delirium- part 2, a short story by Gracifa. Date added: 2010-04-24. Times viewed: 499.
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My mind felt close to collapsing, I didn't know who I was. Was that memory really mine? I was disgusted with myself. The melted bodies still threatened to take me, to be a part of their repellent mosaic. Carlyn's ugly face liquefied in the opposite wall. She wailed as her skin crinkled and smoked, hanging from her cheekbones, then it dribbled away leaving nothing but a skull. I was sick, the memory, the smell and the fear I felt was just too much.
‘Elva!' Familiar's voice boomed down the pit of hell that held me hostage. A hand extended from the window above and I threw myself forward to take it. I was lifted to safety.
My sight blurred, a palette of colour splurged into one. I was flying so fast my eyes couldn't focus. My stomach rolled over, when I could see, I could see for miles. I swooped high and low over an impossible, glittering mountainous terrain with hundreds of valleys splitting the spectacular rock as if peeling back the earths crust. Bile rose again, I had to close my eyes. Landing shortly after, my legs gave way and I let myself fall to a smooth hard floor. Opening my eyes I rolled onto my backside, wincing in pain. I saw crystal rock everywhere, intricate layers of dazzling colour, set into a stone that was similar to marble. The Entity's sky weaved and pulsated enigmatically. Familiar had taken a winged form this time.
‘An angel?' was the first thing that came to mind. He had tawny feathers spreading from his wings that covered his entire back and where his hair would have been. His eyes were larger than normal and his skin was tanned and calloused.
He grinned, ‘an Ekek.' He answered matter of factly, his arms crossed, he spread his enormous wings as if to gloat.
‘Impressive,' I trailed off remembering what I had just come to know. Or what I had always known and had just forgotten.
‘Forget what you saw Elva, it's in the past. We all make mistakes. You live and you learn.' Familiar knelt and stroked my arm reassuringly like he always did. I felt at ease once more, accepting his words.
‘But if you ever saw Carlyn's poor face, destroyed because I was to wrapped up in my own self-pity. No one deserves that fate. I don't know who I am anymore Familiar.' I whispered. He did not offer an explanation and I was glad there was none.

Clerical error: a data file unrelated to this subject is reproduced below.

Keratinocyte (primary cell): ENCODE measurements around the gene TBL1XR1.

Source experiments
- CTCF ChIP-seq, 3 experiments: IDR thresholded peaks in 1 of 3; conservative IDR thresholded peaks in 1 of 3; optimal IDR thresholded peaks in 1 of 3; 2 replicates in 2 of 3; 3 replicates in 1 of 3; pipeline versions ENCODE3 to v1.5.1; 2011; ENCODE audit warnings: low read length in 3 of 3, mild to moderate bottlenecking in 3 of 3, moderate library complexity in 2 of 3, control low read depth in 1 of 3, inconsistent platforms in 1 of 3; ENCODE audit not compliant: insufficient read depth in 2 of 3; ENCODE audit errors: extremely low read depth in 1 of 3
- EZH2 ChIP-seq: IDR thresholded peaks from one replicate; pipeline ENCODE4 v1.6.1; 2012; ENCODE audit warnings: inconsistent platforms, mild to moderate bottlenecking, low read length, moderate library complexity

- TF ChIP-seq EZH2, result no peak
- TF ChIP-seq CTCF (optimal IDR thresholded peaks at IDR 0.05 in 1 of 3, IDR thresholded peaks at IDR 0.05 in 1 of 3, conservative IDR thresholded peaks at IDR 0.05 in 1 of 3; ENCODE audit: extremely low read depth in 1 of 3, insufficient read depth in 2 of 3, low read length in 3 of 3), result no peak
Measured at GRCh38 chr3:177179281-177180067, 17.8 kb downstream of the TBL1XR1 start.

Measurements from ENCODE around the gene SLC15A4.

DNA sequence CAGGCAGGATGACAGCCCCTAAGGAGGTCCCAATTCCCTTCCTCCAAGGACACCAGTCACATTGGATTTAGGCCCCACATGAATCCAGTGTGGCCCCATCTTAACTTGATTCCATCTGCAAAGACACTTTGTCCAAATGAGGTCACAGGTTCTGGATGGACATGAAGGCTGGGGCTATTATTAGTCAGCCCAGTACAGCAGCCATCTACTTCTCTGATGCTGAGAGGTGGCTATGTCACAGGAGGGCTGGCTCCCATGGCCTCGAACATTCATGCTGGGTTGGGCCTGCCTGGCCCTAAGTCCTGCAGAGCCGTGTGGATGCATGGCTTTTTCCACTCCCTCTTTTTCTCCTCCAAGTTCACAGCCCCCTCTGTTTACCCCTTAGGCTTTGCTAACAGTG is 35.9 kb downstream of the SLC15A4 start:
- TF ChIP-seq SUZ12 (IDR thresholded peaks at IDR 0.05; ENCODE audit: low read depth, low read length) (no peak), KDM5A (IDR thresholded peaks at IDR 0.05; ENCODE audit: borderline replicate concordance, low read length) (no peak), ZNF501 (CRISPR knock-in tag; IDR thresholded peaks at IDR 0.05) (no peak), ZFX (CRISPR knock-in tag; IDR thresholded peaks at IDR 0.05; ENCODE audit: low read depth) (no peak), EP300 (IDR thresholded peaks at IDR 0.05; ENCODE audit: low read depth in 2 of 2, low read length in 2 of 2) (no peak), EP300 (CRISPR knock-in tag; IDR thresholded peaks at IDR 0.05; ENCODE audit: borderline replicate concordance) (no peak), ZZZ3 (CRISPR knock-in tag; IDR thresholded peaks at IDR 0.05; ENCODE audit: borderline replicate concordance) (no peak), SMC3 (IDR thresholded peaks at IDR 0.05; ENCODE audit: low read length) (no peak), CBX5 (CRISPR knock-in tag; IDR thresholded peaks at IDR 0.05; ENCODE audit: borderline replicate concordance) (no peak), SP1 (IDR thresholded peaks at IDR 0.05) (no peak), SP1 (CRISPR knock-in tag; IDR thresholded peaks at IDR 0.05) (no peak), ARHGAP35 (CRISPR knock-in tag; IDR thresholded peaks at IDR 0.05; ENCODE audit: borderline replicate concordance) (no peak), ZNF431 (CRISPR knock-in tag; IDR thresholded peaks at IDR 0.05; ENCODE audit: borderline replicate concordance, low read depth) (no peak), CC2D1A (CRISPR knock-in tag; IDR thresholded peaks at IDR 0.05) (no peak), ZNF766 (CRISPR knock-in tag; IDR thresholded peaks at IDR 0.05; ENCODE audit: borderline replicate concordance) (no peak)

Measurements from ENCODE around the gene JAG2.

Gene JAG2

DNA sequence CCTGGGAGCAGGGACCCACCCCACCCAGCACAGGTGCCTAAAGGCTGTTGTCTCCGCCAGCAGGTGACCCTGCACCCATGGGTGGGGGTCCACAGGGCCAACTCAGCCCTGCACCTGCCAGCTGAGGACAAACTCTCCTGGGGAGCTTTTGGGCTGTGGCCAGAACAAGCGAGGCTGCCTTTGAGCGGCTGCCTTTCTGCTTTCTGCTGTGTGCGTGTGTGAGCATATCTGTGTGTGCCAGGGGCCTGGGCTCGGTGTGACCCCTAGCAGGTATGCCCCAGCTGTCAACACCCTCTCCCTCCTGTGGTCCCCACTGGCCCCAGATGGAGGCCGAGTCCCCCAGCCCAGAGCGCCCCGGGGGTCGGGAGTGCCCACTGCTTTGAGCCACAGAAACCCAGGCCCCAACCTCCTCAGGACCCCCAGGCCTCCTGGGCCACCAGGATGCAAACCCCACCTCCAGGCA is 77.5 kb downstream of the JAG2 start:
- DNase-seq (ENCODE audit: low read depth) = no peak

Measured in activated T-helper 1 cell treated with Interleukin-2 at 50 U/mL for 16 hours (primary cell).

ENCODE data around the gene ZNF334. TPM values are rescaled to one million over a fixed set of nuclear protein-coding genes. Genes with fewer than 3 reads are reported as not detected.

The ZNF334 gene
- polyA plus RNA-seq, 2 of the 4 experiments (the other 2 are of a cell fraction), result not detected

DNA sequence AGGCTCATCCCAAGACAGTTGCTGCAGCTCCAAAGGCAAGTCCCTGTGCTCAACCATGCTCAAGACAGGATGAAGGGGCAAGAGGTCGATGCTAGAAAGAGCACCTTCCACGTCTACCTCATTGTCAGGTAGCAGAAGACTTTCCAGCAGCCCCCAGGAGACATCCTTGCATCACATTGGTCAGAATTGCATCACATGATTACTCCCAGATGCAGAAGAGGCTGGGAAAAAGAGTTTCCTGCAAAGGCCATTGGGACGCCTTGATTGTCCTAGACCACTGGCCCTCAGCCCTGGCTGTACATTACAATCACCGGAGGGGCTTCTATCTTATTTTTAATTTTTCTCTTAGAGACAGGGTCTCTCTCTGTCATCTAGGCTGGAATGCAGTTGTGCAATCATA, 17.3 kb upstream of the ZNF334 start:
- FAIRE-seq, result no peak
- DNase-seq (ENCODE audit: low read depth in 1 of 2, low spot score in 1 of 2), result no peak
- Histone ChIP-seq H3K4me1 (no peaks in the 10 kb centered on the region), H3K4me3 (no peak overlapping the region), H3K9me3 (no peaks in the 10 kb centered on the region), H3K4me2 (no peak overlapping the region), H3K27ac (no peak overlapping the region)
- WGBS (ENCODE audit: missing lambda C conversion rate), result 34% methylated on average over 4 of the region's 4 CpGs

Instead he tilted my chin to face him and said with conviction, ‘you do know who you are,' and then more playfully, ‘you look a mess by the way.'
I couldn't help but smile, looking down at myself I was surprised that my nightdress had even lasted this long. Thankfully the melted human skin seemed to have vanished. I cringed. ‘I don't think I can take anymore. I think I'll go mad. When can I go home?'
‘You can't. You have to stay until it is over. The Entity will not let you leave.' His tone was unusually sharp. Perplexed I saw a look close to animosity cross his features but then it was gone and I found myself questioning whether I had imagined it. I decided not to ask as he said, ‘Let me heal your burns.'
I let him help me stand and he did not hesitate to put his hands on the backs of my legs. The touch of his hand briefly stung but after the blinding light the scorched skin was healed.
I returned to my slouched position on the floor and resumed my relaxation. ‘Why hasn't Amantius caught up with me yet?' I asked. It had just occurred to me that he hadn't materialised in my last nightmare.
Familiar cocked his head to the side, a very bird-like mannerism, ‘Amantius is unable to travel freely within The Entity; The Entity fights him much like your body would a disease. He will find a way to you, it is only a matter of time.' His tone was grave and made me shiver even though it was warm.
‘I'm afraid of him. I'm afraid of what I will remember next.'
Familiar sat next to me his wings folding, ‘do not be afraid Elva, embrace who you are,' He said simply. Nothing he could have said would have stemmed the fear in me, so I let the serenity that he emitted saturate me.
‘Why do you make me feel so at ease?' I wondered aloud.
He chuckled softly, ‘that is just for your benefit, I want you to feel comfortable, and after all I am your familiar.'
I smiled wryly at him. Changing the subject I thought of my pursuers in the wood, it had seemed like days had passed since then, ‘I still haven't figured out who was chasing me in the wood yet, do you know?'
‘I cannot give information on your Earthly affairs.' He answered shortly.
I pouted, ‘not fair.' I leaned into Familiar, resting my head against his shoulder. He seemed almost surprised by the action, but didn't object. I closed my eyes. ‘Do you think it will all be over soon? I'm so confused.' I mumbled.
‘Yes, soon Elva.' He seemed confident, which reassured me somewhat.
‘I'll miss you, it was nice to have someone to talk to,' it was all I could say to Familiar, at any moment I could be catapulted into another nightmare, never to see my guide again. I hadn't had many friends in my life and Familiar had been more of one than most.